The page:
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How to deliver COVID-19 messages to CALD communities

23 July 20200 comments

A new study has identified the keys to successfully communicating messages about fighting COVID-19 to members of culturally and linguistically diverse (CALD) communities.

Researchers from Monash University reached out to some of Victoria’s diverse communities to find out if the government and health authorities could better communicate with them.

“From a behavioural science perspective, we know working in partnership with a target audience helps to understand what drives their behaviours and how best to communicate health messages that people respond to,” said lead researcher Professor Helen Skouteris, of Monash Centre for Health Research and Implementation.

The research identified five key areas when communications with diverse communities could be improved.

Firstly, the researchers said, it was important to involve communities in developing strategies.

“During last summer’s bushfires, Australia’s Islamic community mobilised to support the relief efforts, delivering truckloads of supplies to victims and cooking breakfasts for firefighters. These efforts allowed other multicultural communities to understand the severity of the crisis and also contribute,” they said.

“This kind of cooperation is now being seen in the coronavirus pandemic, too. Members of various multicultural groups are working together to educate their communities about the pandemic and how they can help control the spread. This empowers communities to be part of the solution by developing strategies together and learning from one another,” the researchers said.

Secondly, the study found communicators should ‘tailor messages to community values’.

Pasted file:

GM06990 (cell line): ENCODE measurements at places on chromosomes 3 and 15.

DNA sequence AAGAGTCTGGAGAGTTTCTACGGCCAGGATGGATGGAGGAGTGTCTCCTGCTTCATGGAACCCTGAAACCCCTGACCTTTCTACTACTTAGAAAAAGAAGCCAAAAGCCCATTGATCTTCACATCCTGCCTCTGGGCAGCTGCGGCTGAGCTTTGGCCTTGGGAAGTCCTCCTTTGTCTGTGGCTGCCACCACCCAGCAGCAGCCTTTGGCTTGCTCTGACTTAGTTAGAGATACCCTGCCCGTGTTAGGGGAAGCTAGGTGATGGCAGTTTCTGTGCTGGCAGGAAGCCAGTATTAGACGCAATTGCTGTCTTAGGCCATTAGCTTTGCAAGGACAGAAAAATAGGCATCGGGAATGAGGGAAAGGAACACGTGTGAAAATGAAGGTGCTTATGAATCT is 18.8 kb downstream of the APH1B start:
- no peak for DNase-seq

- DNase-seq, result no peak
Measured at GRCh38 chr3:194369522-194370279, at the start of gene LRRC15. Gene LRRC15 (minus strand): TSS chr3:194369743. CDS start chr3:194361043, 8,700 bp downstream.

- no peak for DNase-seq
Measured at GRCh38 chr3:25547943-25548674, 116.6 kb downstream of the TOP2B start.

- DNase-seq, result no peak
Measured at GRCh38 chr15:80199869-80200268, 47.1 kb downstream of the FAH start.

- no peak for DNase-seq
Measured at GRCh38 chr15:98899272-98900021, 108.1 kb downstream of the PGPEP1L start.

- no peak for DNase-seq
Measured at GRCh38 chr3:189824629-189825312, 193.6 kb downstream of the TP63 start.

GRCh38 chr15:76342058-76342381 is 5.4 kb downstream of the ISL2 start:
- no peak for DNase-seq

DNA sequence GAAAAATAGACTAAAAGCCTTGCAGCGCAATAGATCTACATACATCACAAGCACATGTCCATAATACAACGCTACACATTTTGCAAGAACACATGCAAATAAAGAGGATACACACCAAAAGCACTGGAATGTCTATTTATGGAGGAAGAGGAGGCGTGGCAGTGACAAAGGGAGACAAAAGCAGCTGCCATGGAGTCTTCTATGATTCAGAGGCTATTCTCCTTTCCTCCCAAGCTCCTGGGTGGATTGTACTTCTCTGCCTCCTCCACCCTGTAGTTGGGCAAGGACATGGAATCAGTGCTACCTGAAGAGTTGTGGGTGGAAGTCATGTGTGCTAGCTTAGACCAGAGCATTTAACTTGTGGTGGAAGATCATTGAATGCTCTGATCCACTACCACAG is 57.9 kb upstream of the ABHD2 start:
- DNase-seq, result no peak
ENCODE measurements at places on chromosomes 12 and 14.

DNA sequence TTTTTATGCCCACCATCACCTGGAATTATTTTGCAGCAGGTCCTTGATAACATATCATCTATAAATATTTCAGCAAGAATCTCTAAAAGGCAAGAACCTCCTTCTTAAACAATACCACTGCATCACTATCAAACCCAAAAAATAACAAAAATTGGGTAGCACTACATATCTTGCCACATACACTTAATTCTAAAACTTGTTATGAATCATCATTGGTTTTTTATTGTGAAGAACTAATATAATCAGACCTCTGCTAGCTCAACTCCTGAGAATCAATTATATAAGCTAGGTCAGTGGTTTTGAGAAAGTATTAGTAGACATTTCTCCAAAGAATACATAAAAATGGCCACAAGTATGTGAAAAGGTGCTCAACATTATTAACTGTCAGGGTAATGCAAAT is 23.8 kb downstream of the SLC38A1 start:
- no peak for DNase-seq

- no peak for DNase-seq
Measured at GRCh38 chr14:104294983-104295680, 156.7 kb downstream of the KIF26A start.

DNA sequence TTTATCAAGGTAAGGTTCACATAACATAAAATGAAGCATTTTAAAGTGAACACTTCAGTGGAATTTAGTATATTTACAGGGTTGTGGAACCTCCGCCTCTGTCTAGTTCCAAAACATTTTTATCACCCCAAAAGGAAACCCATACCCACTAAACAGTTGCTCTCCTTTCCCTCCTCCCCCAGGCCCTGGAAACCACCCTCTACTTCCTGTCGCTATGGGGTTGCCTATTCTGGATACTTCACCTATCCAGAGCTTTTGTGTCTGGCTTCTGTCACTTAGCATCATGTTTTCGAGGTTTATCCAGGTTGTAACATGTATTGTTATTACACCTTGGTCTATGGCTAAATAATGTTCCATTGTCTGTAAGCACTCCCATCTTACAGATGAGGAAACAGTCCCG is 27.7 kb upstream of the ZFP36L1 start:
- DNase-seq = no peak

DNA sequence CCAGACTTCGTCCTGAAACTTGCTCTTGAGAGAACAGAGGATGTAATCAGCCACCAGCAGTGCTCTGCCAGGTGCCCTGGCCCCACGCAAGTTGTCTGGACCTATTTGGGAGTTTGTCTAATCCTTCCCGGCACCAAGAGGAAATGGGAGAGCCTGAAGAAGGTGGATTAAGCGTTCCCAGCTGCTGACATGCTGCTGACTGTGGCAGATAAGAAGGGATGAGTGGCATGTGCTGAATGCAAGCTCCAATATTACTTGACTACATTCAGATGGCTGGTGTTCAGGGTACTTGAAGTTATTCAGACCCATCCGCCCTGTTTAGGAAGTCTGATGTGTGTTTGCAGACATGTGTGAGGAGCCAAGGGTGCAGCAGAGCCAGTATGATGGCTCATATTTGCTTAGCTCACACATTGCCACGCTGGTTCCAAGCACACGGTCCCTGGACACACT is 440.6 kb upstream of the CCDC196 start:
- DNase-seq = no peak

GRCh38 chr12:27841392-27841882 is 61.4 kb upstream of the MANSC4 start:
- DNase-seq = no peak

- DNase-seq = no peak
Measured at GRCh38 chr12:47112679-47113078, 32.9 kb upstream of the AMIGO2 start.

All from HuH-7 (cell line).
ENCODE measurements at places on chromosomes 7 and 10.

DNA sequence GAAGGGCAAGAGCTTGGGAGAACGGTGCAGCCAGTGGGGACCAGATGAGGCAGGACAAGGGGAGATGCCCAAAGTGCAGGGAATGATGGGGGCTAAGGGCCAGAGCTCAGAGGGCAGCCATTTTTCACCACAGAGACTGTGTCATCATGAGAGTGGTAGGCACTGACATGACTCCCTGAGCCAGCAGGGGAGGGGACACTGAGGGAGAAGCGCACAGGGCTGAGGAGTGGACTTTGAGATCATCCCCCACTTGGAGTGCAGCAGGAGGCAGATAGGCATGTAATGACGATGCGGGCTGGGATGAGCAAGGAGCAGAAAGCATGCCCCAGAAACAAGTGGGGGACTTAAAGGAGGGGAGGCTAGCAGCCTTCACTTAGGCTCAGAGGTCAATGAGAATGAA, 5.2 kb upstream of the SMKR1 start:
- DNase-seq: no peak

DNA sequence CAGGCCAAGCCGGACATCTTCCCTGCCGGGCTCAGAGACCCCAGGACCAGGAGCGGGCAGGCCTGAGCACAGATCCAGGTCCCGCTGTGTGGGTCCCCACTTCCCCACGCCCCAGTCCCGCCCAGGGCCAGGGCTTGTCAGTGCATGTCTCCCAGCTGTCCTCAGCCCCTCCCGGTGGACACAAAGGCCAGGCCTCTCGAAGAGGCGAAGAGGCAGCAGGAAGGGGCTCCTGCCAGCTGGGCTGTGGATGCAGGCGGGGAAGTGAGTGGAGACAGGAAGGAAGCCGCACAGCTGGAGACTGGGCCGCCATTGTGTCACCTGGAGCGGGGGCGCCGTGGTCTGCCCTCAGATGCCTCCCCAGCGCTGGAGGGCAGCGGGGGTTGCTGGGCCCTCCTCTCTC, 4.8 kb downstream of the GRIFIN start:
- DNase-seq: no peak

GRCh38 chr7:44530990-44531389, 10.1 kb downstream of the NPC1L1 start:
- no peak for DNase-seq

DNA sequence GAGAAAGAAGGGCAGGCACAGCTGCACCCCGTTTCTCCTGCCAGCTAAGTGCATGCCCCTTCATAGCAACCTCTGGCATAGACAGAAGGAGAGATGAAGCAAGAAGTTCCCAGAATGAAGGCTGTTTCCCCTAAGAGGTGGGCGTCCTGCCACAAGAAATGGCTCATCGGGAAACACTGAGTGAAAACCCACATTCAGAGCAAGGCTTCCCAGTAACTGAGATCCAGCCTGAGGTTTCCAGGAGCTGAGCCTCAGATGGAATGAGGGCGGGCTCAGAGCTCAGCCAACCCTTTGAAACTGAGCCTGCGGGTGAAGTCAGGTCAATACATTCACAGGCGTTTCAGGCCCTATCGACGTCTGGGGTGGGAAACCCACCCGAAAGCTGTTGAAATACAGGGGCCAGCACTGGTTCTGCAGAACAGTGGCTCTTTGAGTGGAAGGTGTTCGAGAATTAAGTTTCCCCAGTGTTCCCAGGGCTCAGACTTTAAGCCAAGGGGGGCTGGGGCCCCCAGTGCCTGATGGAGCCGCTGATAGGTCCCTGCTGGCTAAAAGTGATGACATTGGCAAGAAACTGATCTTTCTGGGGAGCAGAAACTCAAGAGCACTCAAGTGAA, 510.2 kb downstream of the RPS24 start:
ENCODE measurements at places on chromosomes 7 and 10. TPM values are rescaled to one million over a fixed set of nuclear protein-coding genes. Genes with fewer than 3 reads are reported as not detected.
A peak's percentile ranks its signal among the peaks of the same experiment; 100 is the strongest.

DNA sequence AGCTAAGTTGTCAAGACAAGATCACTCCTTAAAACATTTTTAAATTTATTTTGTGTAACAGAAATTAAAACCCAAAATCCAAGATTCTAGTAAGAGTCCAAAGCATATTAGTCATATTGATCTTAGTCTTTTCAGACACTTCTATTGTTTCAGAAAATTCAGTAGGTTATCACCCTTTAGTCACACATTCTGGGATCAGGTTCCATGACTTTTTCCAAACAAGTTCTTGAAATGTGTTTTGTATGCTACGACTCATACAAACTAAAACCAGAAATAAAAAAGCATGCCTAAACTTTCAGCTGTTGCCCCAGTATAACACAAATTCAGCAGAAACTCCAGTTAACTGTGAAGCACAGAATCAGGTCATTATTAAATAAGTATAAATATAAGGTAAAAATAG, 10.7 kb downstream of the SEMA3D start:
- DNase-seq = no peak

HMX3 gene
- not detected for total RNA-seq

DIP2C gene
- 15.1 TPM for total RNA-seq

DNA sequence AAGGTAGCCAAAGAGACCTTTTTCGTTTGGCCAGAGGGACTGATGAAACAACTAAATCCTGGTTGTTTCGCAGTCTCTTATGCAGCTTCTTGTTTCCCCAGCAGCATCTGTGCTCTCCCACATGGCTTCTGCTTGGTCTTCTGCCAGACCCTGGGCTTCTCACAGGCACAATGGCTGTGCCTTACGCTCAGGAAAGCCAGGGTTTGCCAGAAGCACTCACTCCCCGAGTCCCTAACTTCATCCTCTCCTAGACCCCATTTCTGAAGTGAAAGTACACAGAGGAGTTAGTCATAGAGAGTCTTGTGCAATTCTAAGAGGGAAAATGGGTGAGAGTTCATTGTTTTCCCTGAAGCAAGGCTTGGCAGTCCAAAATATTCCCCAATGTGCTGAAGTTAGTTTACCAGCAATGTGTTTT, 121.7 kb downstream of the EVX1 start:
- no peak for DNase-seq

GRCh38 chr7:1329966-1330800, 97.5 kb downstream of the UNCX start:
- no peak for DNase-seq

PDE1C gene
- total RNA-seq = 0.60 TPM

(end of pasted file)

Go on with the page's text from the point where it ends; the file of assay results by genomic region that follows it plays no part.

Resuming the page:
“Understanding the importance of cultural context and values, and tailoring messages to align with those values, is also important when communicating with multicultural communities,” the researchers said.

Thirdly, it was important to ‘Use trusted messengers’, the researchers said.

“Health information also needs to be delivered by trusted messengers who are acceptable and accessible to the target community,” they said.

“For example, multicultural community leaders and health workers have been reaching out to their communities directly to help them access services,” the researchers said.

Fourthly, the researchers advised communicators to ‘use channels that your audience can access’.

“Each communication channel must be chosen with the individual community in mind. For example, the Chinese community engages with messages sent via WeChat. Other communities might engage better with Facebook videos or phone conversations with respected community leaders,” they said.

‘Establishing a national peak body for multicultural health issues,’ was the fifth key point identified by the study.

“The COVID-19 pandemic has created links across multicultural communities that have previously been unconnected. It has provided an opportunity to unite around a shared interest in community health and well-being, and to amplify community voices by coming together,” the researchers said.

“What’s lacking is a national platform to represent and support cooperative partnerships and working relationships across multicultural communities.

The creation of such a body would allow multicultural leaders to come together to share what they’ve learned and advise the national cabinet on health issues related to their communities,” they said.